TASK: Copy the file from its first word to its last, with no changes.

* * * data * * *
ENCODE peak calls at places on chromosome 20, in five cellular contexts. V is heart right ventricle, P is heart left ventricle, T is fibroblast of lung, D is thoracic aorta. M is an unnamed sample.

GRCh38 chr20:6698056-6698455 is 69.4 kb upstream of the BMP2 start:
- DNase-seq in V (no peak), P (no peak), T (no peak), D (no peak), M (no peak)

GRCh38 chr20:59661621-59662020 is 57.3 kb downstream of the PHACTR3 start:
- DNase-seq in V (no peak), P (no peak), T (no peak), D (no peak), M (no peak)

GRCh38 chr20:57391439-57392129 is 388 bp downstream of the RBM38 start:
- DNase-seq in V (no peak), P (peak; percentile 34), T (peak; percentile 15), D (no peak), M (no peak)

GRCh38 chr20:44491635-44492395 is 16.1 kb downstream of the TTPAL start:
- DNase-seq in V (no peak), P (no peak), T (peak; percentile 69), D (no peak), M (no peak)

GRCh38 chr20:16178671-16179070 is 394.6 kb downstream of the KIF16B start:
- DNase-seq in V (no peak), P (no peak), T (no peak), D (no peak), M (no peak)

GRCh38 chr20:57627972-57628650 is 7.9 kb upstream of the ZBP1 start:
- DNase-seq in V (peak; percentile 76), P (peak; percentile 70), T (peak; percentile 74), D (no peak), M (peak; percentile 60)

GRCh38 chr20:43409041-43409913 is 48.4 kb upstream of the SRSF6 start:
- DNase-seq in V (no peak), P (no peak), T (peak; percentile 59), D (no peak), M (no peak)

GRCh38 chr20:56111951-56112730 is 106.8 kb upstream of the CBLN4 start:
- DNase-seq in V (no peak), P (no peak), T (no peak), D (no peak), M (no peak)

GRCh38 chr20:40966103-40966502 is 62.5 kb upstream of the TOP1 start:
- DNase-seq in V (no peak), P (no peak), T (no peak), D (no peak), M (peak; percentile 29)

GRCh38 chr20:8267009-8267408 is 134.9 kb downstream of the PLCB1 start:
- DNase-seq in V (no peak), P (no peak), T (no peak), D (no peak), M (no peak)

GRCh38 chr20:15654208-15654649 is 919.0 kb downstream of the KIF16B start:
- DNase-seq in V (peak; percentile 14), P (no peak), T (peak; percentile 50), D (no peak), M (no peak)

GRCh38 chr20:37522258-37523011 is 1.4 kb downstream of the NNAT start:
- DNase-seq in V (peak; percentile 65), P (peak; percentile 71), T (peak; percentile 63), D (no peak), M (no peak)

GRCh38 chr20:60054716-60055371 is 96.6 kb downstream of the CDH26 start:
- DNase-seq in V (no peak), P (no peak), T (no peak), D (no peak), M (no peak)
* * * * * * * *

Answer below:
ENCODE peak calls at places on chromosome 20, in five cellular contexts. V is heart right ventricle, P is heart left ventricle, T is fibroblast of lung, D is thoracic aorta. M is an unnamed sample.

GRCh38 chr20:6698056-6698455 is 69.4 kb upstream of the BMP2 start:
- DNase-seq in V (no peak), P (no peak), T (no peak), D (no peak), M (no peak)

GRCh38 chr20:59661621-59662020 is 57.3 kb downstream of the PHACTR3 start:
- DNase-seq in V (no peak), P (no peak), T (no peak), D (no peak), M (no peak)

GRCh38 chr20:57391439-57392129 is 388 bp downstream of the RBM38 start:
- DNase-seq in V (no peak), P (peak; percentile 34), T (peak; percentile 15), D (no peak), M (no peak)

GRCh38 chr20:44491635-44492395 is 16.1 kb downstream of the TTPAL start:
- DNase-seq in V (no peak), P (no peak), T (peak; percentile 69), D (no peak), M (no peak)

GRCh38 chr20:16178671-16179070 is 394.6 kb downstream of the KIF16B start:
- DNase-seq in V (no peak), P (no peak), T (no peak), D (no peak), M (no peak)

GRCh38 chr20:57627972-57628650 is 7.9 kb upstream of the ZBP1 start:
- DNase-seq in V (peak; percentile 76), P (peak; percentile 70), T (peak; percentile 74), D (no peak), M (peak; percentile 60)

GRCh38 chr20:43409041-43409913 is 48.4 kb upstream of the SRSF6 start:
- DNase-seq in V (no peak), P (no peak), T (peak; percentile 59), D (no peak), M (no peak)

GRCh38 chr20:56111951-56112730 is 106.8 kb upstream of the CBLN4 start:
- DNase-seq in V (no peak), P (no peak), T (no peak), D (no peak), M (no peak)

GRCh38 chr20:40966103-40966502 is 62.5 kb upstream of the TOP1 start:
- DNase-seq in V (no peak), P (no peak), T (no peak), D (no peak), M (peak; percentile 29)

GRCh38 chr20:8267009-8267408 is 134.9 kb downstream of the PLCB1 start:
- DNase-seq in V (no peak), P (no peak), T (no peak), D (no peak), M (no peak)

GRCh38 chr20:15654208-15654649 is 919.0 kb downstream of the KIF16B start:
- DNase-seq in V (peak; percentile 14), P (no peak), T (peak; percentile 50), D (no peak), M (no peak)

GRCh38 chr20:37522258-37523011 is 1.4 kb downstream of the NNAT start:
- DNase-seq in V (peak; percentile 65), P (peak; percentile 71), T (peak; percentile 63), D (no peak), M (no peak)

GRCh38 chr20:60054716-60055371 is 96.6 kb downstream of the CDH26 start:
- DNase-seq in V (no peak), P (no peak), T (no peak), D (no peak), M (no peak)